Representatives of the EU27 Member States provisionally voted last week on the European Commission proposal for definitive anti-dumping duties on glass fibre originating in China. The Commission proposes definitive import duties of 13.8% and excludes yarns from the proceedings.

The Commission proposal was initially released for consultation in December 2010. It followed the Commission Regulation 812/2010 imposing provisional import duties of 43.6% for a period of 6 months from 17 September 2010.

EuCIA welcomes a reduction of duties from 43.6% to 13.8%, but believes this level will still be harmful for the European industry. It says a high number of major European users of glass fibre and associations have expressed their concerns with regard to the investigation and have questioned the provisional tariffs and the whole investigation.

According to EuCIA, the outcome of the provisional vote last week confirmed the opinions and concerns of the European industry. A high number of Member States representatives abstained while only 4 Member States out of 27 voted in favour of imposing definitive import duties of 13.8%.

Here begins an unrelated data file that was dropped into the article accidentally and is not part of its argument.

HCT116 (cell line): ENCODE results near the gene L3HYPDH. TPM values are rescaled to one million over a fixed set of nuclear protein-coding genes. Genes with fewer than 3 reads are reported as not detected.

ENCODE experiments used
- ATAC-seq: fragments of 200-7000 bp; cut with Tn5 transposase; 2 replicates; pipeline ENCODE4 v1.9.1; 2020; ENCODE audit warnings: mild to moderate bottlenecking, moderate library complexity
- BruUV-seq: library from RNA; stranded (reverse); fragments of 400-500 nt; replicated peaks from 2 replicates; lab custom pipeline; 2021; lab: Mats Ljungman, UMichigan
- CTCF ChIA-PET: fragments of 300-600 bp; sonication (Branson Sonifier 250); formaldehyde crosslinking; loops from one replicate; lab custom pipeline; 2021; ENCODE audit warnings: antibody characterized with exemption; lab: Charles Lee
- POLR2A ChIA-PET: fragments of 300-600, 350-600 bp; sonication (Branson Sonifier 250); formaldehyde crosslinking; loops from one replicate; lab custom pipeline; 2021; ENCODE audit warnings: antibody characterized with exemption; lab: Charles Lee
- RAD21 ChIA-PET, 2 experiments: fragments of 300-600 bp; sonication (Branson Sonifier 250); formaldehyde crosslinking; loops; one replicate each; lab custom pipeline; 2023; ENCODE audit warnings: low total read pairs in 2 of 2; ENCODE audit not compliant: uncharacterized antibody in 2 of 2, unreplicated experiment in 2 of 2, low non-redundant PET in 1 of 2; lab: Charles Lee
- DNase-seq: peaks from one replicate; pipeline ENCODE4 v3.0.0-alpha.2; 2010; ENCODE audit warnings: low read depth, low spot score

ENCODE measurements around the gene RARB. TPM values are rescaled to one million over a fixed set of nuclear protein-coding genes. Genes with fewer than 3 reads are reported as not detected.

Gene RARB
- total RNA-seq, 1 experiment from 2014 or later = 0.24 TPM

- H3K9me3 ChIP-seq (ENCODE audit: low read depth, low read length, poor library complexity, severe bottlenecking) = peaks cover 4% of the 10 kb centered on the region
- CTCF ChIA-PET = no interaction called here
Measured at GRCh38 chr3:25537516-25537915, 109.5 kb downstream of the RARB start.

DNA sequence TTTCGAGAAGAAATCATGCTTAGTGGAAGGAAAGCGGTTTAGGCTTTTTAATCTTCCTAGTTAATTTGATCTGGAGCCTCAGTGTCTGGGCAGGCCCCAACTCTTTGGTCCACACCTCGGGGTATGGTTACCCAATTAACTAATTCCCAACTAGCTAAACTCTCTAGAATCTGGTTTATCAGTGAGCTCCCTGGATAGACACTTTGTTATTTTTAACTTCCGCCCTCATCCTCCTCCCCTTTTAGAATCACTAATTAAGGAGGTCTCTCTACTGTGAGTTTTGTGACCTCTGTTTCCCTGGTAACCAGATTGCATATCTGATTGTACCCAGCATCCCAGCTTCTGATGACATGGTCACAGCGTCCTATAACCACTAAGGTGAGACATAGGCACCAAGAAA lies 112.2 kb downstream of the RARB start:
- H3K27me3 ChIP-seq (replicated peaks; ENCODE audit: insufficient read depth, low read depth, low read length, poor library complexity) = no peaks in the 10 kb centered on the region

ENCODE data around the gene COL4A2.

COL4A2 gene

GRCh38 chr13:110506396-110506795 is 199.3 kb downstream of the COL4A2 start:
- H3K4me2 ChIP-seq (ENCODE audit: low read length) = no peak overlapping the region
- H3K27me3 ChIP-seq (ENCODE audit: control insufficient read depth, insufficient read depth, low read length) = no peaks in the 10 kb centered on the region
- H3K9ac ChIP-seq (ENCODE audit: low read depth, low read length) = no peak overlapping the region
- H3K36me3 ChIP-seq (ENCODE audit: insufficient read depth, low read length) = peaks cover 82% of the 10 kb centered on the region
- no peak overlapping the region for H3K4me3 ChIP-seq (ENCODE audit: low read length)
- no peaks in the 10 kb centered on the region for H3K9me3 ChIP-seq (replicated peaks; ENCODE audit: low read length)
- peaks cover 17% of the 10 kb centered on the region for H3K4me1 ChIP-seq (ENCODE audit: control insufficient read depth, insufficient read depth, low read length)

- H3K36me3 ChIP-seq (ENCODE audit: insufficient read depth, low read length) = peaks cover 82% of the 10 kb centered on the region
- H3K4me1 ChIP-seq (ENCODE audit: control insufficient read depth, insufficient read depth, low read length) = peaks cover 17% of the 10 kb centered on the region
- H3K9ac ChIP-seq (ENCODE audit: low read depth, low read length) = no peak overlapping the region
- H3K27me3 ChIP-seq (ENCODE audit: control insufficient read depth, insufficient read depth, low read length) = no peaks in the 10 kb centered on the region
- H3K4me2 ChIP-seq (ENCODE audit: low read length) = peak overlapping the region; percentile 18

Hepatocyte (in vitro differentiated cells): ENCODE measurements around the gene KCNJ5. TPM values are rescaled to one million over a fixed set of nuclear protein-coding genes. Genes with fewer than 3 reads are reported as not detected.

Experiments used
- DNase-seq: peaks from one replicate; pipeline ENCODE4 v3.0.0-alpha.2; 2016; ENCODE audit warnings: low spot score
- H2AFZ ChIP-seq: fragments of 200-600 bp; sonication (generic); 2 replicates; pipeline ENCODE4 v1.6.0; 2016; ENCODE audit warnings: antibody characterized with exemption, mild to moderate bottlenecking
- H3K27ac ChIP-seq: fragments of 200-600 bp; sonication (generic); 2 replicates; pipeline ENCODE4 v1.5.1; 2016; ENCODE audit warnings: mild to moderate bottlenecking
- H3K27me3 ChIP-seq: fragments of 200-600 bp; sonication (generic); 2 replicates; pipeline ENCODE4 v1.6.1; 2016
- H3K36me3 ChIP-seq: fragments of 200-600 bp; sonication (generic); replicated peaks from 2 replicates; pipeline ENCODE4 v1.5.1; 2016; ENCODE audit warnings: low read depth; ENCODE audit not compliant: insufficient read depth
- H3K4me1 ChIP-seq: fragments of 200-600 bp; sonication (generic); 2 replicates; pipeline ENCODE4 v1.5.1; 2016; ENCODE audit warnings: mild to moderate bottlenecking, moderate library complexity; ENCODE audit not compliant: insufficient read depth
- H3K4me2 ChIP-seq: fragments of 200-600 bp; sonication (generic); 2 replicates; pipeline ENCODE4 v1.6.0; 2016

“It is surprising to see how the EU Executive body can pass its proposal through the Member States when only 4 countries support the duties in a Europe of 27 member States.Commenting on the vote," notes Alexandre Dangis, Managing Director EuPC (European Plastics Converters association). "The impact of this case on many SMEs has clearly been underestimated and not understood properly by the large number of EU Member States that abstained. I call on these Member State, the EU Commission and the Council of Ministers to review the proposal once again and terminate the investigation without any anti-dumping measures. Time is also ripe to review the anti-dumping legal proceedings and the efficiency of the Trade Defence Instruments (TDI) to ensure that sectors with large SMEs are properly heard and defended when cases are affecting them."

“So far, we are satisfied with the results and everything possible was done to achieve the best outcome," adds Volker Fritz, EuCIA's president. "The high reduction of duties from the initial phase and the low number of countries who supported this case showed that EuCIA was listened to during our meetings and is becoming more and more influential with the EU legislators."

Following the provisional consultation that took place last week, the European Commission will now formally communicate the proposal for definitive measures for consultation and voting in the Council of the European Union. A final vote is expected next month. If voted in favour, the definitive measures are expected to be published in the Official Journal of the European Union on the 16 March 2011.